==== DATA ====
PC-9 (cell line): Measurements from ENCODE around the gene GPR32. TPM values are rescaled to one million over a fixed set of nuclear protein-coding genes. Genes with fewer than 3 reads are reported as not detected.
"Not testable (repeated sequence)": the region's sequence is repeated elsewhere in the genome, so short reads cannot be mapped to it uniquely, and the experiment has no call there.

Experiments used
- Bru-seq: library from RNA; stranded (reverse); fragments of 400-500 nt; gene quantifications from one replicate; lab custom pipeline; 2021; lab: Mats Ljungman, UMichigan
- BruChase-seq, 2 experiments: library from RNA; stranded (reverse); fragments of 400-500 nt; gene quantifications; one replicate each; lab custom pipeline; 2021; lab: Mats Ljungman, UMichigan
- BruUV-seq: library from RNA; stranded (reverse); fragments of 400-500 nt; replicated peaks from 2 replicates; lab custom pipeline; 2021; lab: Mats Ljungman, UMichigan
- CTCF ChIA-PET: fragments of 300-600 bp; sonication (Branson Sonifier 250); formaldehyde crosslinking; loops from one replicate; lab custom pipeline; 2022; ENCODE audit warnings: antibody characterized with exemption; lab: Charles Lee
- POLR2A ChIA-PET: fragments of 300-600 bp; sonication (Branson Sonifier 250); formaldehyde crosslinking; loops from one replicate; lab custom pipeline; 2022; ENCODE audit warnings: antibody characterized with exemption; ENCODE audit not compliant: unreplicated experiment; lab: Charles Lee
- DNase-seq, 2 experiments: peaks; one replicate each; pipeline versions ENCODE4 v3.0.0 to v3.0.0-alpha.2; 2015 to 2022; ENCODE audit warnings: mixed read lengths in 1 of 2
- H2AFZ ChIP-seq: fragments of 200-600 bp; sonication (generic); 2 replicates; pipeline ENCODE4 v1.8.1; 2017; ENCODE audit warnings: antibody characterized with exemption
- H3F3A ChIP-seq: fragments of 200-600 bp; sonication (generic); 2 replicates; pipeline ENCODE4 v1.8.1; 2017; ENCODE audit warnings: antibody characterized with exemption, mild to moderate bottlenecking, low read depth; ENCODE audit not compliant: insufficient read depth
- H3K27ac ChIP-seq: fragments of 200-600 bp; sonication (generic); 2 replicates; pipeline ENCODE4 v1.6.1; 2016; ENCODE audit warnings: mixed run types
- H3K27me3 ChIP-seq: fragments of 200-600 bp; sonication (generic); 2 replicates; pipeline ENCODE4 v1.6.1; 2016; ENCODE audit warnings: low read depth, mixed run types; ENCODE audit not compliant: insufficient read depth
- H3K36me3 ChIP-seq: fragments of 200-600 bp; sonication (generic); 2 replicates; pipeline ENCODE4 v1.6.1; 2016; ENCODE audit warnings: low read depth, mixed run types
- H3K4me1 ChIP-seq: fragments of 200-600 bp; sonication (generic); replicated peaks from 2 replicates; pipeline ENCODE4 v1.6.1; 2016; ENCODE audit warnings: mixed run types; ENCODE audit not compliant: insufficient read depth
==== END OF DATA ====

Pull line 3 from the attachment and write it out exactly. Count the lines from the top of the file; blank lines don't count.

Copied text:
Experiments used